On a wintery Monday morning, I walked through the doors of a local recreation centre at the end of Toivo Street in Thunder Bay. About two dozen ladies, who filled the room, looked up at me from their seats. Bundles of yarn, various weaving and knitting projects, and a couple of small looms sat on the tables in front of them.
“You look lost,” called out one woman from across the room. I was quickly greeted by Sue-Ellen Blekkenhorst, treasurer of the Thunder Bay Weavers and Spinners Guild, and Sylvia Goodheart, the organization’s past president.
Today the guild is nearly 60 members strong, and many of them convene at Jumbo Gardens Recreation Centre for weekly drop-in sessions. The tables are arranged in a horseshoe pattern, encouraging a social atmosphere. During my visit, some women sat in clusters, talking and sharing in their work: a pair of knitted socks, skeins of home-spun and hand-dyed yarn, and in-progress pieces woven from rigid heddles, which are lap-sized looms used for weaving smaller items like table runners and scarves.
“Members bring whatever project they’re working on, and it’s mostly for support and camaraderie,” explains Goodheart, who’s been a member of the guild for more than 30 years.
In what began as two separate groups of local handweavers and fibre artists, the Thunder Bay Weavers and Spinners Guild was born after they amalgamated in 1980. For the last 50 years, active members have dedicated their efforts toward sharing and teaching the art of weaving and spinning through workshops and seasonal retreats offered by volunteer instructors.
“Our instructors do not get paid, it’s all volunteer. Our mandate is to teach the craft,” said Goodheart, adding that some come from as far away as Toronto and Winnipeg. “You can make anything. You can make rugs, you can make tea towels, you can make tablecloths. We make blankets downstairs.”
She led me to the building’s basement and into a small room with shelves lined with binders, books and magazines covering everything from the history of weaving and spinning to its various techniques. Most of the room was taken up by a wooden 120-inch loom used to make coverlets, blankets, tablecloths and catalognes, which are a traditional French-Canadian style of woven bed covers and rugs. Originating in Quebec, the catalogne is the product of the thrifty practice of weaving recycled rags of clothing and household textiles into colorful rugs and blankets.
“It’s woven light and it fits whatever size bed you want it to fit,” explains Goodheart. The 120-inch loom works the same as any loom, but takes two people to operate. “We both have to be in sync. We kind of sing out what pedals to push and it opens up and you throw your warp through.”
“Now this is a weft,” said Goodheart, gesturing to the colourful threads that are woven horizontally, bound together by vertical threads, called the warp, which holds the weft together. “You can use rags but we usually don’t. We usually go to the Salvation Army and buy sheets.”
Sitting next to another large, yet smaller loom, was 79-year-old Maija Vilcins, who immigrated to Canada from Latvia as a child during the Second World War. She ran her fingers over a Finnish-style rag rug made from colored bamboo fabric in hues of yellow, cream and gray. Similar to the catalogne, in its traditional form a rag rug is made from otherwise degraded pieces of cloth that were at one time household linens and textiles.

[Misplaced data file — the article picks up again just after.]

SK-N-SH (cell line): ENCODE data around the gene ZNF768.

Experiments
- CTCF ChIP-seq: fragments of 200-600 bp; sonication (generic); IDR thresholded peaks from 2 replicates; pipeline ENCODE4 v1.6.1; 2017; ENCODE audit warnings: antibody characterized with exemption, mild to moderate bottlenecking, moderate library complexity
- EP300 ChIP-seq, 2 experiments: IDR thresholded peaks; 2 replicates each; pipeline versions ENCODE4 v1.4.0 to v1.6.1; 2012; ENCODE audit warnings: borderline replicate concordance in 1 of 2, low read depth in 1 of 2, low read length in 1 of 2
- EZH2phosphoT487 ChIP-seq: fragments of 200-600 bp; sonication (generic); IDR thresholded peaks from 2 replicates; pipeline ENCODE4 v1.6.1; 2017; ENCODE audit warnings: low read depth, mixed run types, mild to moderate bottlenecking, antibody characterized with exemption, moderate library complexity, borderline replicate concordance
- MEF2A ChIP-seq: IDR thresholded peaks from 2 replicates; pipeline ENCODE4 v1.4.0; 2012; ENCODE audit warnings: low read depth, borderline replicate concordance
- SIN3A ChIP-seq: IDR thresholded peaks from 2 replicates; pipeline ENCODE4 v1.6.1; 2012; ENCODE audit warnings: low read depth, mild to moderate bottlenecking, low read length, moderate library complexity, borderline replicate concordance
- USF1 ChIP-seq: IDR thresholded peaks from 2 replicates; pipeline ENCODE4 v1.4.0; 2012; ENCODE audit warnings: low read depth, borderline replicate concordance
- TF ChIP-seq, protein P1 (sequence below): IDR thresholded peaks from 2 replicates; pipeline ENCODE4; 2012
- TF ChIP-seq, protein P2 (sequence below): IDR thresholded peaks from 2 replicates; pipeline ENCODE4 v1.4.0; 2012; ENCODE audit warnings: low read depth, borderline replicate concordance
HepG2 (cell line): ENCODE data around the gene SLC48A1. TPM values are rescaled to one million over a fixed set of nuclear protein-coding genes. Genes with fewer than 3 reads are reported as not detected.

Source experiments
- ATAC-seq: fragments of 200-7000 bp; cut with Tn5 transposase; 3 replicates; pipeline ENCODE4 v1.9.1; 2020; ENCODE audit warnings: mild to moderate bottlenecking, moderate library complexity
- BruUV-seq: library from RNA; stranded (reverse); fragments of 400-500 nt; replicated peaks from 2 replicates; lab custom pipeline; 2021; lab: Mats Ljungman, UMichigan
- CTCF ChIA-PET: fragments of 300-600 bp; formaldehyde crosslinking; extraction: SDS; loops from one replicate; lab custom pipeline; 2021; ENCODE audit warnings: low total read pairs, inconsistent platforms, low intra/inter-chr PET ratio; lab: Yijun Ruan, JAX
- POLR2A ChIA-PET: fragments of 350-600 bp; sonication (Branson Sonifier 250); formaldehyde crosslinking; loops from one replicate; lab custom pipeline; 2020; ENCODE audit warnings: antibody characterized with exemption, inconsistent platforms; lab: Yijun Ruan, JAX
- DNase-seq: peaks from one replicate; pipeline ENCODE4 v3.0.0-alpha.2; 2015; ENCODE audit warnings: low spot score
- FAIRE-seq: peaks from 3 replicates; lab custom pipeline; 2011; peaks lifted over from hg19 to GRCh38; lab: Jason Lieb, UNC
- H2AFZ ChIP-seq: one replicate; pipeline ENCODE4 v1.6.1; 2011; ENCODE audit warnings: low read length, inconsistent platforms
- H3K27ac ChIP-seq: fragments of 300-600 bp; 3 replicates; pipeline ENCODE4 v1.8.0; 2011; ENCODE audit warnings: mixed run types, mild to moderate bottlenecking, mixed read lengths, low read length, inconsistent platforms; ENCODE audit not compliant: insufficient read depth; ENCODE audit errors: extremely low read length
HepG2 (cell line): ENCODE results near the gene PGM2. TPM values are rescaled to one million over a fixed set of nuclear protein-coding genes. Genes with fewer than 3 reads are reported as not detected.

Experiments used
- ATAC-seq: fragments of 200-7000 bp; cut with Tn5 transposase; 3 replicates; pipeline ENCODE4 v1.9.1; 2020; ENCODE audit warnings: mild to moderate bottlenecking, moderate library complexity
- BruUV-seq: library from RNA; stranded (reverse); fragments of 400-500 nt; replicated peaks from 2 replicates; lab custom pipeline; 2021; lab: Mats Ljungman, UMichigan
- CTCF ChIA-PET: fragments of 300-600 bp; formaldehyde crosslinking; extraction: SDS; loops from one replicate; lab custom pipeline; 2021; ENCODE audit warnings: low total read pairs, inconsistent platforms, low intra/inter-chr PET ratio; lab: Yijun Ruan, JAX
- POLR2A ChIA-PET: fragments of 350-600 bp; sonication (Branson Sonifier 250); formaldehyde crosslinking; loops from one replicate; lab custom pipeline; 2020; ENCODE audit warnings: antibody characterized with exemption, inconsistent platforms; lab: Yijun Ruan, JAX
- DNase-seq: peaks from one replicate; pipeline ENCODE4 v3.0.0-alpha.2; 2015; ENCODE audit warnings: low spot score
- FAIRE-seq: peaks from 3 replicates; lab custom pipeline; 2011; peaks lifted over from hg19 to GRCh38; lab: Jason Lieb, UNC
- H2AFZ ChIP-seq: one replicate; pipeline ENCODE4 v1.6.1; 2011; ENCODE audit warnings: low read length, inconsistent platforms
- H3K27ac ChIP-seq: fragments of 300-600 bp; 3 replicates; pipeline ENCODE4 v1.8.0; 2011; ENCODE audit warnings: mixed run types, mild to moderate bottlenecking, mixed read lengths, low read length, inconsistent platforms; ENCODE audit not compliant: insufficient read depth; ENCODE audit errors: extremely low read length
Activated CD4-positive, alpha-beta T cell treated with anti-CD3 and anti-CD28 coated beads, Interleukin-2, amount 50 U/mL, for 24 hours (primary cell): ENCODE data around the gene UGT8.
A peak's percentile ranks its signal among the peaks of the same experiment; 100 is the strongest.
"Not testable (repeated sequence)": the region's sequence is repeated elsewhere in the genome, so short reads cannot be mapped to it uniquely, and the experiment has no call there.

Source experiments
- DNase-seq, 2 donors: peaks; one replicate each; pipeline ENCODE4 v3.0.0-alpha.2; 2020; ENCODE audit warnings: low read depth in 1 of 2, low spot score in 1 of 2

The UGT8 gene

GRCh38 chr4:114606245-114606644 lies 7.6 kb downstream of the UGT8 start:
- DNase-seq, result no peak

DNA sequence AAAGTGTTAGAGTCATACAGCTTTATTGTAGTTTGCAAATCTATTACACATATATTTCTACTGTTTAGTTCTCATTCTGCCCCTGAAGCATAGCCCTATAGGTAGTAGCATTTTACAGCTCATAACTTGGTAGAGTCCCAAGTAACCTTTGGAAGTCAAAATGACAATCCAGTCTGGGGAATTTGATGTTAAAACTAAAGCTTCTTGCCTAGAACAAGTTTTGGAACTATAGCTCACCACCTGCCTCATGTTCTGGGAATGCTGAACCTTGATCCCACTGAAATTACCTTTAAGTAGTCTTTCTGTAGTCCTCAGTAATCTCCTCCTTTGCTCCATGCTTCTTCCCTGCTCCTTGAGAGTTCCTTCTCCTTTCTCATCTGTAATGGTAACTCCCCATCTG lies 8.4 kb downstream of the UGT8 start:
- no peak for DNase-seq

“It was almost the last stage of the fabric’s useful life before it got turned into rag rugs,” explained Vilcins, who’s been a member of the guild for the last 10 years.
Although many other immigrants have a tradition of making rag rugs, Finnish Americans are one of the few groups to have maintained the culture of rag weaving in their adopted country, explains Yvonne R. Lockwood in her book, Finnish American Rag Rugs: Art, Tradition and Ethnic Continuity.
Traditional Finnish rag rugs were often beautiful, strong and practical. Their primary use was utilitarian, functioning as everyday coverings in living rooms, bedrooms, or on stairs to protect or warm the floors of the house. But weavers also paid careful attention to their design, experimenting with different patterns and colors.
Although Vilcins’ mother and sisters were also weavers, she admits that none of her younger family members have followed suit. One would think it’s a sign of the times (in 1990, due to aging demographics, the guild shrunk to just 15 members), but in recent years there’s been renewed local interest in weaving and spinning. Just last month, the guild gained five new members following a workshop.
“We’re growing,” said Goodheart.
Sue-Ellen Blekkenhorst agrees. “One of the girls who took our spinning course, she said, ‘I like this old-time stuff.’”
Kristin Keller is a perfect example. At 34-years-old, she’s a self-taught knitter who was inspired by her grandmothers to carry on the craft. She’s also passionate about hand-spinning and dying the yarn that she works with.
“I started spinning about three years ago because I wanted to make yarn that you just can’t buy in the store. Everything is so mass-produced and everybody has the same yarn, so I wanted to make stuff that was unique, 100 percent one-of-a-kind,” she told me, pulling a bundle of hand-dyed homespun purple yarn from her bag.
“I couldn’t replicate it if I tried. It kind of makes me feel good inside to have something that’s 100 percent me, it’s all me, my heart and soul is poured into it to make it and then I’m wearing it. It’s a representation of myself.”
For more information on the Thunder Bay Weavers and Spinners Guild, visit: ohs.on.ca.
By Julia Prinselaar